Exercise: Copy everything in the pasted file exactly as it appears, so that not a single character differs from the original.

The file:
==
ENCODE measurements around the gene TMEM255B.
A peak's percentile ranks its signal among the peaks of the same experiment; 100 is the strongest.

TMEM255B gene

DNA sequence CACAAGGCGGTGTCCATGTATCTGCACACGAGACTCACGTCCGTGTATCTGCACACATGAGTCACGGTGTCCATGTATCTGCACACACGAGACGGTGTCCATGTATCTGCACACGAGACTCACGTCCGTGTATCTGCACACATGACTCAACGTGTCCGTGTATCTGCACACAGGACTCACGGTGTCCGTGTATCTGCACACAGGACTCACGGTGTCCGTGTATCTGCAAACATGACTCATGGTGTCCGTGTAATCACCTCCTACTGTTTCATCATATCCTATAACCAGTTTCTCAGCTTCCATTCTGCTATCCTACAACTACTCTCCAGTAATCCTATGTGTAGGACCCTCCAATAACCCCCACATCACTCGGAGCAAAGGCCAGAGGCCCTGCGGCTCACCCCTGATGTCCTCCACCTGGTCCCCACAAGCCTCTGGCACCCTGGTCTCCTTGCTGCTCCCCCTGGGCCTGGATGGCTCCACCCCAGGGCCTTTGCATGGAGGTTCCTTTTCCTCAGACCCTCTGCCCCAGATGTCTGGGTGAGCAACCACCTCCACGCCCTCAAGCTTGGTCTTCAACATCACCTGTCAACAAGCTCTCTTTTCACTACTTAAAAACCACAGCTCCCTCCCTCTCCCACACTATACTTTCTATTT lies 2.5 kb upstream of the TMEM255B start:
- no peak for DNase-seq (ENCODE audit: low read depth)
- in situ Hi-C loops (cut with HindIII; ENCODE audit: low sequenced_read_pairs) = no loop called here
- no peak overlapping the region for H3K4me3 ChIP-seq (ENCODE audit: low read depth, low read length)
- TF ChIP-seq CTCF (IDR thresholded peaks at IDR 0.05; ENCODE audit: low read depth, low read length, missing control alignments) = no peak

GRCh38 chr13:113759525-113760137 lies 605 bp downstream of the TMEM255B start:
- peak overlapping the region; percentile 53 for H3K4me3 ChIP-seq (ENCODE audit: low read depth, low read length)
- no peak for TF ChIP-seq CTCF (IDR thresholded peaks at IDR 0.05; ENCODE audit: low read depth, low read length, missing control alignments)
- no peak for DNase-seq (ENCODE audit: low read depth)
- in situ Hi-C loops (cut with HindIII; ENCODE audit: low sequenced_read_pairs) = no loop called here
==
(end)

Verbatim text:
ENCODE measurements around the gene TMEM255B.
A peak's percentile ranks its signal among the peaks of the same experiment; 100 is the strongest.

TMEM255B gene

DNA sequence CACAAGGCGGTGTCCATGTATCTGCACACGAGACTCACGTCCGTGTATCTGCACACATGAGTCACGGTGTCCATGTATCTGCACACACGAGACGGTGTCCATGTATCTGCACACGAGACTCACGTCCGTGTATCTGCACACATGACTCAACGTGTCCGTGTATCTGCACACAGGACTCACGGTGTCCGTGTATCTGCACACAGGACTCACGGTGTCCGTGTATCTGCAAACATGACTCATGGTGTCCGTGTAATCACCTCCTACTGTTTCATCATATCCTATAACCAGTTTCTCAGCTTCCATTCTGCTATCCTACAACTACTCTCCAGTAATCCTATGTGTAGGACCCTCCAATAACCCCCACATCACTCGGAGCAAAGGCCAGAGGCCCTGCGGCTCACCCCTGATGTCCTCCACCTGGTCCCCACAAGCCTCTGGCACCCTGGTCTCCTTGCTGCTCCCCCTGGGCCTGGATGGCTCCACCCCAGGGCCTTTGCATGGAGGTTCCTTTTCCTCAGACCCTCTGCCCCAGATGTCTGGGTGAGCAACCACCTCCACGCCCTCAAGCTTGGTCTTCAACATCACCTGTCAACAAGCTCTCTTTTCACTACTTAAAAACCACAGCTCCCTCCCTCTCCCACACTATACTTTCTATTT lies 2.5 kb upstream of the TMEM255B start:
- no peak for DNase-seq (ENCODE audit: low read depth)
- in situ Hi-C loops (cut with HindIII; ENCODE audit: low sequenced_read_pairs) = no loop called here
- no peak overlapping the region for H3K4me3 ChIP-seq (ENCODE audit: low read depth, low read length)
- TF ChIP-seq CTCF (IDR thresholded peaks at IDR 0.05; ENCODE audit: low read depth, low read length, missing control alignments) = no peak

GRCh38 chr13:113759525-113760137 lies 605 bp downstream of the TMEM255B start:
- peak overlapping the region; percentile 53 for H3K4me3 ChIP-seq (ENCODE audit: low read depth, low read length)
- no peak for TF ChIP-seq CTCF (IDR thresholded peaks at IDR 0.05; ENCODE audit: low read depth, low read length, missing control alignments)
- no peak for DNase-seq (ENCODE audit: low read depth)
- in situ Hi-C loops (cut with HindIII; ENCODE audit: low sequenced_read_pairs) = no loop called here